Earl Thomas: There was one moment when we were doing this show in the mid-'80s, we were going back and forth about is it gonna be Jacob Lawrence, African American painter, or Black painter? Or is it gonna be Jacob Lawrence, American painter? And we finally settled on Jacob Lawrence, American painter.
Because he not only told the story of African Americans and Black people, but he told part of history so that everyone could look at that work and say, "These are the things that we didn't know. These are the things that are also part of the American experience, American history, that we don't know, that belong to us in a way that have made us who we are, but that has been absented from history."
Lee: This idea that Black history is somehow separate from American history, as if our experience was siloed somehow, as opposed to a direct reaction, response, intertwined, tangled, right?
Earl Thomas: Uh-huh (AFFIRM).
Lee: Born from the same soil, reaching towards this sun.
Earl Thomas: Yes.
Lee: The entire thing is connected. And Jacob Lawrence's work speaks to that.
Bryant Gumbel: Your work is known for its social message, capturing the essence of race relations in this country. How much are you disappointed that so much of what you've documented for so very long still winds up a reality in modern day America?
Lee: Here is more of that 1993 interview with Jacob on the TODAY Show?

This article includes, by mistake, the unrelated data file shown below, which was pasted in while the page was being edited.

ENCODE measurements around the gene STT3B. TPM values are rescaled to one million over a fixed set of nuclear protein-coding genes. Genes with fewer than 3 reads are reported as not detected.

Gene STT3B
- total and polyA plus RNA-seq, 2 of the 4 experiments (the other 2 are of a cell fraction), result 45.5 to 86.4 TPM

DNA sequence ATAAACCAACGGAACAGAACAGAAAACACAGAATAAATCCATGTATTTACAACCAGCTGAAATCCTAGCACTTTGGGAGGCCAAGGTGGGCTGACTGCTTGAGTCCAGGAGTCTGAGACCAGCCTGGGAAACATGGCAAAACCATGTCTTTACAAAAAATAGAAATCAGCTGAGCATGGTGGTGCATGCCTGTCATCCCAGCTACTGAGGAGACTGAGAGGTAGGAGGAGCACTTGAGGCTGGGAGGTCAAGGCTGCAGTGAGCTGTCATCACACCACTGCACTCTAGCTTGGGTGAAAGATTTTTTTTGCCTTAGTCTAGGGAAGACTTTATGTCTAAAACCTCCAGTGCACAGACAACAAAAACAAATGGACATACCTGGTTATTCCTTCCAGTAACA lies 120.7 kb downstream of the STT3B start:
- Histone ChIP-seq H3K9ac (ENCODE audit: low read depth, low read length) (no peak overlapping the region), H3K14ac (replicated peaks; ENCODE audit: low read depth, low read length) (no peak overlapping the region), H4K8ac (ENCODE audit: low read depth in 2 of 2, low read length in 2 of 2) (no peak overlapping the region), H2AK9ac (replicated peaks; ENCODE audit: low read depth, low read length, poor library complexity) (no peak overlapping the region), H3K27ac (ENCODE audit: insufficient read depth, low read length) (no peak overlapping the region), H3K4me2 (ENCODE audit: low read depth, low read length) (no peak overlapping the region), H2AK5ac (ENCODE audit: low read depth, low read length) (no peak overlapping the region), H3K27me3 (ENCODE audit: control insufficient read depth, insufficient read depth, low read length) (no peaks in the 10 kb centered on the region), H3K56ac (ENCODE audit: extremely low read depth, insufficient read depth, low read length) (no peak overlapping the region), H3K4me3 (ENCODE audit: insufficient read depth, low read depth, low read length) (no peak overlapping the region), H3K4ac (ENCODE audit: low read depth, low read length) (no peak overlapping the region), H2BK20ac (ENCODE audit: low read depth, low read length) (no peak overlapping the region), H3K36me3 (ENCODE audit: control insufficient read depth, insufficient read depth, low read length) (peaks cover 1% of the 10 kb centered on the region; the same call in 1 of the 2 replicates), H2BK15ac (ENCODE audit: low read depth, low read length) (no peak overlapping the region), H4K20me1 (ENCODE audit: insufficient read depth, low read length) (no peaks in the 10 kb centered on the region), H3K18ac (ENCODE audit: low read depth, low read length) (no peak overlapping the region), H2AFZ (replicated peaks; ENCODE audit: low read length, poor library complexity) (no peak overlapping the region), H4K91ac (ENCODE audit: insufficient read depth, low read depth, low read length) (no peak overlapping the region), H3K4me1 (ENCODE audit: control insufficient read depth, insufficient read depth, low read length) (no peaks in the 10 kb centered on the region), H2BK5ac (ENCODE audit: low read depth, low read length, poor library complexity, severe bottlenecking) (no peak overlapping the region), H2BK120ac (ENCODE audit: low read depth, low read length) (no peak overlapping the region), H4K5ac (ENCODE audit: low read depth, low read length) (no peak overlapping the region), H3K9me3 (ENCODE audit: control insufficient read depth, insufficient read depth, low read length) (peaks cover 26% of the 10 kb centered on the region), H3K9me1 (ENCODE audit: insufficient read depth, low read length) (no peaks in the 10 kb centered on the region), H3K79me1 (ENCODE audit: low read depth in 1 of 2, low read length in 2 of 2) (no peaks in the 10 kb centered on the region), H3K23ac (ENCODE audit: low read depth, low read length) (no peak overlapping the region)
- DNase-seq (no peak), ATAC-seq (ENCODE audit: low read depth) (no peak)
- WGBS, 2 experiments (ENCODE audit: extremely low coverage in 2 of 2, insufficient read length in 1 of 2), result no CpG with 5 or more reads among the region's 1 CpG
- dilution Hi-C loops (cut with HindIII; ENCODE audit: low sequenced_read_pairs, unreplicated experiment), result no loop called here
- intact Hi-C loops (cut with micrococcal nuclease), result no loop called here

Lawrence: How? I'm not disappointed. You know, I'm 76 years of age now, and I've really seen some, you'd have to go back 50, 60 years to really see what has developed, people in general, how we have developed as people, the capacity of people to benefit from each other, and then being sort of in contact with each other. So (UNINTEL) I feel optimistic about things.
Lee: As Jacob and Gwen grew older, they missed Harlem and returned as often as they could. But they told Barbara their old home was different now.
Earl Thomas: New York had changed in a way that, you know, friends had died, and the places, what they would've gone back to was not the thing that they were remembering at that point. But every conversation he ever had, you know, "We're going back, we're going back."
Lee: But they never got the chance to move back. Jacob got sick and he died in Seattle in 2000, when he was 82 years old. Barbara cared for Gwen, and five years later, she too died. Barbara kept their ashes on her mantle.
Earl Thomas: I think it was around, oh, maybe eight or nine months, I sat up and I said, "It's time for them to go back to New York." And so I called St. John the Divine and, you know, some people in New York. I said, "I'm gonna bring Gwen and Jake's ashes back."
I had some friends here who also were really great supporters, loved Gwen and Jake. And they said, "Well, you're not going alone." And I said, "Okay." So then everybody kept saying, they said, "Well, can't you just ship the ashes back?" I said, "Now, that would untoward."